The opinion poll was conducted with the implementation of the Constitution, anticipated general elections and impending International Criminal Court (ICC) trials on the 2007/2008 post-election violence in mind. These three processes have without doubt placed key governance institutions under a sharp spotlight, ignited Kenya’s political temperature and catalysed political formations.

The opinion poll aimed to evaluate: the perceived changes in governance practices in Kenya since the adoption of the Constitution; anti-corruption efforts; factors that are likely to influence voting patterns in the next general elections and the impact of the ICC process on the forthcoming elections and Kenya in general.

THE SPEAKER AND PARLIAMENTARY SERVICE COMMISSION MUST CHECK CLAIMS OF IMPROPRIETY BY MPS

24th April 2012, Nairobi, Kenya: Allegations that Members of Parliament are abusing their positions for personal gain at the expense of the public are extremely disturbing and raise fundamental accountability and transparency concerns. The Speaker and the Parliamentary Service Commission should move quickly to act on these allegations and punish anyone found to be abusing their positions. Members should not use parliamentary privilege to escape liability.

Reports that Members of Parliament awarded themselves Kshs 3.7 million each in gratuity in exchange for defeating amendments to the Finance Bill 2011 aimed at curbing high bank interest rates, is yet another demonstration that public interest matters least to majority of Kenya’s legislators. Such payment will be an unnecessary additional burden to the already overburdened Kenyan taxpayer. It is unacceptable that Members of Parliament continue to enjoy hefty untaxed allowances and benefits without sharing equitably in the burden of generating it. The self-award also goes against the rules of natural justice and severely compromises the principles of good governance by an institution that should be the custodian of such principles and undermines the role of the Salaries and Remuneration Commission.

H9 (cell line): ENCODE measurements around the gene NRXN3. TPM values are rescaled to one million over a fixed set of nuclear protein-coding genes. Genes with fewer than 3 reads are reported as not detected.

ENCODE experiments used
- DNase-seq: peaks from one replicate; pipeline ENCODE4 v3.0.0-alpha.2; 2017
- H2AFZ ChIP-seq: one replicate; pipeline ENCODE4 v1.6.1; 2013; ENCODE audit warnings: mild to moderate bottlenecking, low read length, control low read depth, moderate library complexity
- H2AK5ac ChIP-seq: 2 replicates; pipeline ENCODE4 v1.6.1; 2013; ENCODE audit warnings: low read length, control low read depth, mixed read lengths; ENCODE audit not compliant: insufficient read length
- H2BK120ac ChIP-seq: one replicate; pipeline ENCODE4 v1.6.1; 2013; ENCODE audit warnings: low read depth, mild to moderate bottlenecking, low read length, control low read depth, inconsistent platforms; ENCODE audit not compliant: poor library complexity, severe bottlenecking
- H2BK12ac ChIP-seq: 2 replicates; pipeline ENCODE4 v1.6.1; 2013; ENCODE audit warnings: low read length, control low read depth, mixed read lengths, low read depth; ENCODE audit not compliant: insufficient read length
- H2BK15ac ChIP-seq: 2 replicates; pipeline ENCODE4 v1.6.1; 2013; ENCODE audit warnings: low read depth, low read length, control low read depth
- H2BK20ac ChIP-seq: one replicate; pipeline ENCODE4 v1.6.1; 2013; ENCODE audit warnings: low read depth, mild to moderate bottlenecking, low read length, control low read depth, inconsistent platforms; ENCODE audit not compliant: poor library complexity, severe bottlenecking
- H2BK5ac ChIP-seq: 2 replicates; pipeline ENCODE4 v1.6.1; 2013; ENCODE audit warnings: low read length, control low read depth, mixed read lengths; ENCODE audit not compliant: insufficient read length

Reforming public contracting: Giving Kenyans value for money

Nairobi, Kenya: Monday, June 18th, 2012 – The performance of public contracts in Kenya has, for decades, dominated public debate on financial accountability. The success of public projects is determined by a well defined contractual process of competitive bidding that seeks to protect the public against the squandering of public funds and prevents abuses such as fraud, favouritism and extravagance. Corruption is further compounded by the lack of information and the veil of bureaucracy donned by public institutions. Kenya has similarly continued to score poorly in the global corruption perception reports.

It is against this background that a pioneer multi-stakeholder group - Contract Monitoring Kenya Network (CMKN)1 was established to empower citizens to hold public authorities accountable and to espouse transparency and accountability in public contracting. The network was officially launched today. Similar networks have been launched in Zambia, Uganda, Tanzania, Rwanda, Nigeria, Ghana, Sierra Leone and Liberia through the support of the World Bank Institute

The move by Members of Parliament to introduce amendments to the Finance Bill 2011 effectively awarding themselves a hefty Ksh 2.1 Billion severance package is extremely disturbing and unfortunate and in direct conflict with the constitutional mandate of the Salaries and Remuneration Commission established in article 230 of the Constitution of Kenya.

We note with great concern this pattern of Kenyan Members of Parliament in continuing to flout the law, this time disregarding the essence of the Salaries & Remuneration Commission. We are also deeply concerned that Members of Parliament and the Parliamentary Service Commission have abused their privileges and disregarded all rules of decency and conflict of interestand make a mockery of the letter and spirit of the Constitution.

PRESS RELEASE

Nairobi – 19th November 2012 –A survey by Transparency International Kenya and Trade Mark East Africa (TMEA) reveals that regulatory authorities in East Africa demand the highest amount of bribes from transporters and drivers along the transport corridors.

According to the report titled Bribery as a non-tariff barrier to trade; a case study of East African trade corridors, Tanzania’s regulatory authorities ranked worst at USD 12, 640 (Kshs. 1,074,400) followed by Kenya at USD6, 715 (Kshs. 570,775), Uganda was third at USD3, 672 (Kshs.312, 120) while Rwanda ranked fourth at USD 679 (Kshs. 57,715) and Burundi had the lowest at USD293 (Kshs. 24,905).